A Brief History of Crowdfunding
Oct 25, 2016

How Has Crowdfunding Evolved?

In six short years online crowdfunding has grown from a novel way to develop interesting consumer products into a powerful way to invest in alternative asset classes. This sea change is arguably most apparent in the real estate sector.

Individuals who could never access property-level commercial real estate investments such as apartment buildings or shopping centers are now able to use technology to pool money together with fellow investors in order to capitalize on the historically stable asset class. But how did we get here?

Roots in Lady Liberty

 

The first major crowdfunding campaign in the U.S. occurred 131 years ago. It was the summer of 1885 and the Statue of Liberty sat unassembled in New York. Though the statue was paid for by France, the U.S. had not raised the $250,000 (roughly $6.4 million in 2016 dollars) needed for a granite pedestal.

With local, state and Federal governments declining to front the funds, Joseph Pulitzer decided to turn to the crowd through his paper The New York World, securing investments from 160,000 donors in just five months. The majority of donations were under $1 — imagine being the accountant keeping tabs on that — and all contributors received recognition with their name printed in the paper.

Crowdfunding in the Internet Era

Fast-forward 120 years. By the turn of the millennia the wide adoption of the Internet had significantly reduced the barriers of distance, time and effort needed to market, collect and deploy funding.

Formed in 2005, Kiva would become the first crowdfunding platform to be a household name. The crowdfunding pioneer allows individuals to lend money to low-income entrepreneurs in over 70 countries with the aim of eliminating poverty. While lenders earn no interest on the loans, there is a 99+% repayment rate, so the platform is essentially a charity crowdfunding portal. Charity crowdfunding sites have since grown in popularity. One of the most popular today is GoFundMe — a portal that has raised over $2 billion to help cover medical bills, memorials, volunteering efforts and more.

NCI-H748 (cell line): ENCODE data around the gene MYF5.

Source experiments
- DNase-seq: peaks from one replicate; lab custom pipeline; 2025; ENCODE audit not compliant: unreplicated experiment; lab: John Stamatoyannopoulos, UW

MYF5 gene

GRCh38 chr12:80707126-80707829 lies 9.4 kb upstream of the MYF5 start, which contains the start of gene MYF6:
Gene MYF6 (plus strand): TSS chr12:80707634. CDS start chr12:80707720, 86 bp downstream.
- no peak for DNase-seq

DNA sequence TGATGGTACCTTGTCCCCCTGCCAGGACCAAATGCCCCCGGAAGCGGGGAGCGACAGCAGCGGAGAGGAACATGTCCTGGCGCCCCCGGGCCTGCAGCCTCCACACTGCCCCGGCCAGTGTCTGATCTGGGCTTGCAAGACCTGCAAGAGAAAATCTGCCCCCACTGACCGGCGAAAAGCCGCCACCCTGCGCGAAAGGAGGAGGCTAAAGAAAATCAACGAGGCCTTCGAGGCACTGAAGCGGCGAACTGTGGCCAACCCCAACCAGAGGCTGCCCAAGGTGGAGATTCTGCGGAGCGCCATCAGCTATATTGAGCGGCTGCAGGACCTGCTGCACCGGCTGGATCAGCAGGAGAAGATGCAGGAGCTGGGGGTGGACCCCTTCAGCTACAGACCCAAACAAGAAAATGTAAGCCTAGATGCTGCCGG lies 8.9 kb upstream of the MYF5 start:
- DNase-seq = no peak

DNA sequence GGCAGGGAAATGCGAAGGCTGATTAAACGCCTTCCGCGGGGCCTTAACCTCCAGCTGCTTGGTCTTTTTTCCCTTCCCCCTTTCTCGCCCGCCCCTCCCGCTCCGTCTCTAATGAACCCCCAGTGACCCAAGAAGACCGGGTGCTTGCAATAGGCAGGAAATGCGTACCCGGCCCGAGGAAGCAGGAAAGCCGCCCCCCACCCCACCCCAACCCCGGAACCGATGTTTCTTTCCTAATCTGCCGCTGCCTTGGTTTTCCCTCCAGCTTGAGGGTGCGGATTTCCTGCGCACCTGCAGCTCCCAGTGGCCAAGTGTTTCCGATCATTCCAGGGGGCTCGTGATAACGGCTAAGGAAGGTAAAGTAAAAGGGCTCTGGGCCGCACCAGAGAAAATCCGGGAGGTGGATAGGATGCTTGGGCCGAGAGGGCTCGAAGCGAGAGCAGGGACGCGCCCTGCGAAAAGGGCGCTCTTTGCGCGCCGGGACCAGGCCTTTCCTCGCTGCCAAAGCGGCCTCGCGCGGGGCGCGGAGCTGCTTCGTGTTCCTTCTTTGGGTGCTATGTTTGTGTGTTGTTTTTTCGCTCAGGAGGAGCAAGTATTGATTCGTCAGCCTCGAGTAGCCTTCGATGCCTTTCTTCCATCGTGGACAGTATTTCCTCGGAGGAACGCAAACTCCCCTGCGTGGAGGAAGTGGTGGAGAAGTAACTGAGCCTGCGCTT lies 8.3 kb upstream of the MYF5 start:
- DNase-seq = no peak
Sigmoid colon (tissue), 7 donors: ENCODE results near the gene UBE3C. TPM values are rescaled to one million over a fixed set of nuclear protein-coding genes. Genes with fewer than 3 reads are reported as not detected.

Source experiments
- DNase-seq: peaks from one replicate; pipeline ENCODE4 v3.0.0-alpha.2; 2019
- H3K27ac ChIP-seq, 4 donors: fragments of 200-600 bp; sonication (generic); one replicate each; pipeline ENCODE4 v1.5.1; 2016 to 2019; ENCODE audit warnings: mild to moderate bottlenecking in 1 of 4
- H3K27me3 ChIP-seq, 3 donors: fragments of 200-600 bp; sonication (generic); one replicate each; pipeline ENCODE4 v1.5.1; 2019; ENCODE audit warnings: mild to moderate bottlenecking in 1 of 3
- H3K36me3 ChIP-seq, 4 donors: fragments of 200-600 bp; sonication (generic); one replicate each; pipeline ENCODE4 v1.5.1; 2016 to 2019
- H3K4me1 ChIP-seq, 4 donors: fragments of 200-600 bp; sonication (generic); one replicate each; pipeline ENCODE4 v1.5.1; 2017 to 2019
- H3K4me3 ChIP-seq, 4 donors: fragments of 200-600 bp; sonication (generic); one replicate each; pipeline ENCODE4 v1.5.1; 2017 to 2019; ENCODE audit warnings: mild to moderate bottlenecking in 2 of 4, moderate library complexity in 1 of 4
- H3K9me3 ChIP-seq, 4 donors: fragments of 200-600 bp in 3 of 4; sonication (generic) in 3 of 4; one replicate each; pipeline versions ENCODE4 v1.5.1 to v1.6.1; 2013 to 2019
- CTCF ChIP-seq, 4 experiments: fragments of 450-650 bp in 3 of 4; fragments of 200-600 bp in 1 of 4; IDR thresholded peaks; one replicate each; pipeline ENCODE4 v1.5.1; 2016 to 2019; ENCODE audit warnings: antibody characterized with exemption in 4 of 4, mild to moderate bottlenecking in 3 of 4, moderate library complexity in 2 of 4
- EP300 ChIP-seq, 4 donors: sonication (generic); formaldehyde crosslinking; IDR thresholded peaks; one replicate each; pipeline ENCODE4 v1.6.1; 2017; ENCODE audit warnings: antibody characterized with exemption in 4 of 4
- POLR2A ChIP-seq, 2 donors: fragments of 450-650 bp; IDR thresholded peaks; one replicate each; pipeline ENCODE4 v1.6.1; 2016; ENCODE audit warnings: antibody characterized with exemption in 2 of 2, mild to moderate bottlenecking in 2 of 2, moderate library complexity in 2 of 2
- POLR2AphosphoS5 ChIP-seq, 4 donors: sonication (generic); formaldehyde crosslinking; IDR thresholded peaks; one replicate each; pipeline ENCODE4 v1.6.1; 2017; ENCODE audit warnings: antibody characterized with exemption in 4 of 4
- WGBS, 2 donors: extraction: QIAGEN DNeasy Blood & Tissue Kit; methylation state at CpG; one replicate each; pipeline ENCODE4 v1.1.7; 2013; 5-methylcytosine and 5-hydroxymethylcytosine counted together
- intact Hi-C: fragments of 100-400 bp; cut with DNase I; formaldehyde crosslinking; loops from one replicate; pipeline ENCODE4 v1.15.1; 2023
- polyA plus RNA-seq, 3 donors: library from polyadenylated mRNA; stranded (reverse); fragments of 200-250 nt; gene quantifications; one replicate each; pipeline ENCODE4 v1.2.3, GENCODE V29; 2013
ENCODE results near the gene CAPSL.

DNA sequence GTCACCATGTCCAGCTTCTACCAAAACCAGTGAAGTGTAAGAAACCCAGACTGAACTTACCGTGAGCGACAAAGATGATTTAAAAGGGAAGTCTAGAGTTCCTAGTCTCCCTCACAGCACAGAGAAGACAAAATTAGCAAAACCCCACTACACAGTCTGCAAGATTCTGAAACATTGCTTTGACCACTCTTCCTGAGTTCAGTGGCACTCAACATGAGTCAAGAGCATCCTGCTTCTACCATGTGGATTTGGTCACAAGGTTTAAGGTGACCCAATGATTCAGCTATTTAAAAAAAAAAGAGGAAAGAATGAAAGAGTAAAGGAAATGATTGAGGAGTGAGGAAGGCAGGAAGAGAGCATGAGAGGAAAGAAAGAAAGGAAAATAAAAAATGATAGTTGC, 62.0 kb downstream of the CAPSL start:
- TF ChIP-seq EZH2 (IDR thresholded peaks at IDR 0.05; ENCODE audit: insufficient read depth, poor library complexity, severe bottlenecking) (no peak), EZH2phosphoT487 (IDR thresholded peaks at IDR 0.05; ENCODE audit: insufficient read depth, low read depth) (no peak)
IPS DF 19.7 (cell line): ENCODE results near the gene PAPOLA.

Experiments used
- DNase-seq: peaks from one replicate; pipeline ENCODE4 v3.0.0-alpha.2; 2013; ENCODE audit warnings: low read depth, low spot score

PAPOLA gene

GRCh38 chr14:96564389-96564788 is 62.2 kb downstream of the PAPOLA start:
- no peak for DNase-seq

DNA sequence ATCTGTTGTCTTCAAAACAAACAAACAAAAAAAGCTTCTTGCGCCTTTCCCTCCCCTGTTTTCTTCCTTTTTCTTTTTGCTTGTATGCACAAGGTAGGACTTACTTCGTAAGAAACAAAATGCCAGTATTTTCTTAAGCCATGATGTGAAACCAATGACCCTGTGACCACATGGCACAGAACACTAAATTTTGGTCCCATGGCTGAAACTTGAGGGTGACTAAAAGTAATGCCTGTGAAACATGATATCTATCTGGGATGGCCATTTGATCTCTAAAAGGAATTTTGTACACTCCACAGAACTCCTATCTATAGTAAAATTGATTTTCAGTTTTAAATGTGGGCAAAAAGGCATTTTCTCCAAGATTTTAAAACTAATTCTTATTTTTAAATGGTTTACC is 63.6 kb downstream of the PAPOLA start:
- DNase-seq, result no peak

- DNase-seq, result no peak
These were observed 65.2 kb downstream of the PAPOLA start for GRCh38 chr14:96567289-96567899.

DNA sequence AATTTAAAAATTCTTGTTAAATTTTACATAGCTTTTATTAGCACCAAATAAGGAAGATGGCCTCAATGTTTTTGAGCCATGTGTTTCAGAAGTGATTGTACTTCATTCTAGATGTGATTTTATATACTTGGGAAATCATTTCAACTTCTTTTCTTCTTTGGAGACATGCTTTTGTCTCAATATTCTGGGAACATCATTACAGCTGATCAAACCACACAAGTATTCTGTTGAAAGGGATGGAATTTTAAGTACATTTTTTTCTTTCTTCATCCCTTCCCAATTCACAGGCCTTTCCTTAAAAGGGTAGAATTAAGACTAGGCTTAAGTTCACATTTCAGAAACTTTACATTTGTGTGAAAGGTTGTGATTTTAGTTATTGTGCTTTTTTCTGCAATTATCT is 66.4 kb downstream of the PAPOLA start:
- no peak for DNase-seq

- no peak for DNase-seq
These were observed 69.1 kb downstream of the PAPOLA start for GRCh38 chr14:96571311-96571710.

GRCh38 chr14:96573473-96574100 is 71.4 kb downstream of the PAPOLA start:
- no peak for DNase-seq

Shortly after Kiva we saw the rise of rewards-based crowdfunding, where backers receive a gift related to the crowdfunding campaign. The two main driving forces were Indigogo (formed in 2008 with a focus on funding films) and Kickstarter (formed in 2009 with a general focus on funding creative projects). Today you’ll find a wide spectrum of projects, products and technology to fund, such as iPhone cases that print your photos or smart tape measurers that uses ultrasonic sensors and store measurements.

Investment Crowdfunding Takes Off

Shortly after rewards-based crowdfunding entered the mainstream, news emerged that individuals would soon be able to participate in investment crowdfunding due to new regulatory initiatives. In April 2012, President Barack Obama signed the Jumpstart Our Business Startups (JOBS) Act into law [1]. A key feature of the JOBS Act was direction to the Securities and Exchange Commission to adopt new rules. Rule 506(c) is of particular importance, as it removed the prohibition on “broad based advertising” that previously kept investment sponsors (the people raising the funds) from reaching out to Accredited Investors. A look at the popularity of ‘crowdfunding’ as a Google search term below tells the story of the JOBS Act impact.

Real estate companies could now advertise their investment opportunities to accredited investors. High-quality commercial real estate investments were no longer only offered on a ‘who you know basis’. With more individuals able to invest, the barriers to entry were lowered significantly. This timing of the law paired up well with volatile equity markets, and investors were quick to begin exploring a new asset for their portfolios. As shown below, real estate is by far the most popular industry in terms of capital committed through 506(c) offerings.

These offerings come from no shortage of real estate crowdfunding portals — some that serve as a marketplace for third-parties to raise funds, and others custom built by companies doing their own deals. Offerings exist in most major metropolitan areas, and investors can select which commercial asset class (e.g. multifamily, office, industrial, hospitality or retail) and operational strategy (e.g. ground-up development, redevelopment, value-add) best fits their investment goals.

If you’re a first-time real estate crowdfunding investor, the keep the following list of tips in mind as you explore this exciting sector.

[1]

Vogel J, Moll, B. Crowdfunding for Real Estate. The Real Estate Finance Journal, Summer/Fall 2014.